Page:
Bob Filbin: For young people, who are moving to new technologies and new platforms of communication consistently, there should be support for people in crisis on all of those new mediums that we develop for connection online.
CG: Bob’s job involves a lot of number crunching to figure out the best way to help people in crisis.
When someone messages the Crisis Text Line, Bob says, they’re put in a queue. But while all of these people may feel that they’re in crisis, some need urgent, targeted help. So the Crisis Text Line takes advantage of their platform, and runs an algorithm on every message that comes in. The average user wait time is five minutes, between first contact and being put in touch with a counsellor. Unless that user is in very serious danger. Certain messages, Bob says, get answered in less than a minute.
BF: The algorithm basically flags conversations that are high-risk and moves those conversations, those texters, to the top of our wait queue so they get served first by a crisis counsellor.
CG: And even though the Crisis Text Line doesn’t bill itself as a “suicide hotline,” they do have a protocol for suicidal users. They call it “active rescue.”
BF: There are four signs that a crisis counsellor looks for from a texter. And that is, they have the ideation, so they’re thinking about suicide, the means, the plan, and the timeframe.
CG: When a texter meets these criteria, that’s when the counsellor springs into action and calls emergency services. They get about a hundred users with suicidal thoughts every day at the hotline. And, Bob says, they make an average of 10 active rescues daily.
But there are subtler signs, too, that Bob has picked up on by way of his data analysis. For example, the word “ibuprofen” was a better indicator of an active rescue situation than the word “suicide.” And this being a generation pretty comfortable expressing themselves in emojis -- a crying face boosted the chances that a texter would need emergency services. Bob is also able to pin certain types of crises to certain times of day. Self harm and substance abuse, for example, tend to happen in the early morning hours. LGBTQ users, who make up nearly half of the CTL’s texters, aren’t just more likely to report suicide or depression. They’re also more likely to use the word “Mormon.”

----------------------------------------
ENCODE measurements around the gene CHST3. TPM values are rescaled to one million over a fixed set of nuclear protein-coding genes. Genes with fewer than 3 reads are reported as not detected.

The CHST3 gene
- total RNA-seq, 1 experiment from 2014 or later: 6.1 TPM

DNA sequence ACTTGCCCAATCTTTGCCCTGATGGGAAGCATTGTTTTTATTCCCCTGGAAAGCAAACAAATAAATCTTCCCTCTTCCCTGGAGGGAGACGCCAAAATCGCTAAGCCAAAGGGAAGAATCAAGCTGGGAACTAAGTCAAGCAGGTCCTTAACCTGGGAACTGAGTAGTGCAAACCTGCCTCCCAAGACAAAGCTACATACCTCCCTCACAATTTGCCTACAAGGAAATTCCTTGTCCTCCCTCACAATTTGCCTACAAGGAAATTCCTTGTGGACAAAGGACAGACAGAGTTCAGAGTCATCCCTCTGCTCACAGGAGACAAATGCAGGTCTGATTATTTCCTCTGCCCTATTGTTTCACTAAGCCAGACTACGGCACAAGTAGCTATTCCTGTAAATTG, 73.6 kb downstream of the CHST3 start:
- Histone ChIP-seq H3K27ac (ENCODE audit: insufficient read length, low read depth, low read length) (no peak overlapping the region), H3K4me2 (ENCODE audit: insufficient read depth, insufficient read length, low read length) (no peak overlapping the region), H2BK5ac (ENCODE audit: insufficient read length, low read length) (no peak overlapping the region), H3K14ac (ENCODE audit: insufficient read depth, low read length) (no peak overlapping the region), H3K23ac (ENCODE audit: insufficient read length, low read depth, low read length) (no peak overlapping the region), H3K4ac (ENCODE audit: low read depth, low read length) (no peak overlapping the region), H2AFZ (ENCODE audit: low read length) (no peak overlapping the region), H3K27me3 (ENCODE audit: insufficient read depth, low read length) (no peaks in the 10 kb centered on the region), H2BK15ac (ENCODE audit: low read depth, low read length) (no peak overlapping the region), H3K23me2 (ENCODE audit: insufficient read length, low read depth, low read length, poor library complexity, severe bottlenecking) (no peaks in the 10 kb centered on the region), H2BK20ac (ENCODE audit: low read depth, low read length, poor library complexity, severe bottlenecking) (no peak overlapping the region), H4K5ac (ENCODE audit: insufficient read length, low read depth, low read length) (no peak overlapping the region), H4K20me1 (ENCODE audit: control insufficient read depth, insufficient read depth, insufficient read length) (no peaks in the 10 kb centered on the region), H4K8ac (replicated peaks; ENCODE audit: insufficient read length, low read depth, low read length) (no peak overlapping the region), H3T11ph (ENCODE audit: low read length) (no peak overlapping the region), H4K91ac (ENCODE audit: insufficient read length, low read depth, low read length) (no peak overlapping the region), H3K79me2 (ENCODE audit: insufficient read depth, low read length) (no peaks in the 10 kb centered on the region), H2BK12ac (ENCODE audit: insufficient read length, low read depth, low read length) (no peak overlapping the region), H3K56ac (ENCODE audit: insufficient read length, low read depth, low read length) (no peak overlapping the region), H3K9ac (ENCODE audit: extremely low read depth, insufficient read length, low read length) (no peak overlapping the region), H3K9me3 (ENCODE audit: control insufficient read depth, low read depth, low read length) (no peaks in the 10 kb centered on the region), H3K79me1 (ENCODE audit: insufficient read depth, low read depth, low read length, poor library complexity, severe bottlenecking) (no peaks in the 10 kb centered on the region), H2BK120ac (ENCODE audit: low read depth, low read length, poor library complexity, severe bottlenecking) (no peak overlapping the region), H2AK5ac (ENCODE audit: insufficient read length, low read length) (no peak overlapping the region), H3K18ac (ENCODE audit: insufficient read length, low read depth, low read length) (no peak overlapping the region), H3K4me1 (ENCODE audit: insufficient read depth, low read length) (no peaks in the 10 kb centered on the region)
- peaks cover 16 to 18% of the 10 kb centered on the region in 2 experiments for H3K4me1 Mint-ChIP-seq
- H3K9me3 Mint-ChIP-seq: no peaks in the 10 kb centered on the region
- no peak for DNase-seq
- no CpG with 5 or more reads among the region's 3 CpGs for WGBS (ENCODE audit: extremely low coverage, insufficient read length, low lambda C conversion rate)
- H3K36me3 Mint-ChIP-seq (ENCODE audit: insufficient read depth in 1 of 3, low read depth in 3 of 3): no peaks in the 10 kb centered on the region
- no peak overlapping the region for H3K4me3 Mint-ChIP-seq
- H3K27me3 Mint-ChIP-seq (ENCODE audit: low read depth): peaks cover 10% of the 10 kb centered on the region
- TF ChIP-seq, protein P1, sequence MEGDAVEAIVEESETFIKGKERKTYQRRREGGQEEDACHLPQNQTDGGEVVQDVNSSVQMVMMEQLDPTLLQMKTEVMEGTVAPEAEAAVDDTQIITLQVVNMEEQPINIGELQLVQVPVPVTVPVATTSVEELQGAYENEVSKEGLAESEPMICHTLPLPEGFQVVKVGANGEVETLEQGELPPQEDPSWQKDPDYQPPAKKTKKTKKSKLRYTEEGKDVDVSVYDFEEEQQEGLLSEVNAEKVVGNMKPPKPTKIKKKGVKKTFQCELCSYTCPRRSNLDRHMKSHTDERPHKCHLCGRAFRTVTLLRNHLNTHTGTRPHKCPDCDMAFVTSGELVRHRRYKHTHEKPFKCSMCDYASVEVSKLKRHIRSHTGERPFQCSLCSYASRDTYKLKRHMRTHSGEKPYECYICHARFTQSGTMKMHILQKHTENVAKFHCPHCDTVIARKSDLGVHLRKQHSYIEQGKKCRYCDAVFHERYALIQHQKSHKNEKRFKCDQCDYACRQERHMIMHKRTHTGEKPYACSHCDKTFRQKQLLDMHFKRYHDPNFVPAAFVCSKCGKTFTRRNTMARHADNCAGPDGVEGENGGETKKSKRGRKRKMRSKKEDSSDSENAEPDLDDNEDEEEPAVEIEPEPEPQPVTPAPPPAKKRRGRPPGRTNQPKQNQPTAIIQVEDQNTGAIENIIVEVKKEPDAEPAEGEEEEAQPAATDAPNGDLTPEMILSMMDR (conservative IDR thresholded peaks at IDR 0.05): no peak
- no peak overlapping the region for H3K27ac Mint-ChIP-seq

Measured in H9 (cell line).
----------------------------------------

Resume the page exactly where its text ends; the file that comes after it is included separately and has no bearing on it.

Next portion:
And because the Crisis Text Line collects demographic data, they can identify when certain news events trigger crises in certain populations.
BF: So like, around the election, we saw a big spike in LGBTQ and sexual abuse and Muslim-related conversations. So people who identify as Muslim reaching out, having anxiety about the election, people who are sexually abused reaching out and expressing concern and then the LGBTQ population as well reaching out and expressing concern or fear.
CG: And all of this data collecting? It’s made the Crisis Text Line the third largest real-time personal crisis data center in the country. Only the Centers for Disease Control and Prevention and National Institutes of Health are bigger. This kind of information could lead to changes in the real world. For example, if we know, as Bob does, that texts about substance abuse peak around 5 AM, then maybe drug detox and treatment centers should be opening their doors even earlier, before typical 8 to 5 doctor’s office hours, and sending staff out to be in the right place at the right time to do outreach. This kind of data could even change the way that the loved ones of someone struggling with addiction or suicidal thoughts or an eating disorder pay attention to the issue, or talk to them when they’re in crisis.
And the Crisis Text Line isn’t stopping at text data, as CEO Nancy Lublin said, they want to be where people are in crisis, across social media platforms.
CG: The Crisis Text Line partnered with Facebook in March 2017 to find new ways to reach people in pain. So now, a concerned friend or family member can flag someone who seems to be in crisis, and Crisis Text Line will reach out the next time that person logs on to Facebook. And they can start a chat, right then and there, through Facebook messenger.
There’s good reason for social media companies like Facebook to work with the Crisis Text Line and others like it. The reach and impact of social media is massive and growing quickly. And many are concerned, with good reason, about the impact of social media on mental health, as we described in our last episode. They’re also concerned about the risk of copycat behavior -- suicide contagion. Facebook uses artificial intelligence -- basically computerized pattern recognition -- to sift through posts and videos and block certain kinds of images. But AI still can’t replicate a human’s nuanced understanding and sensibilities, so much of the vetting still has to be done the old-fashioned way, by an army of human moderators. But whether you’re talking man or machine, there’s still a lot we don’t understand, a lot more to study, a lot more to learn.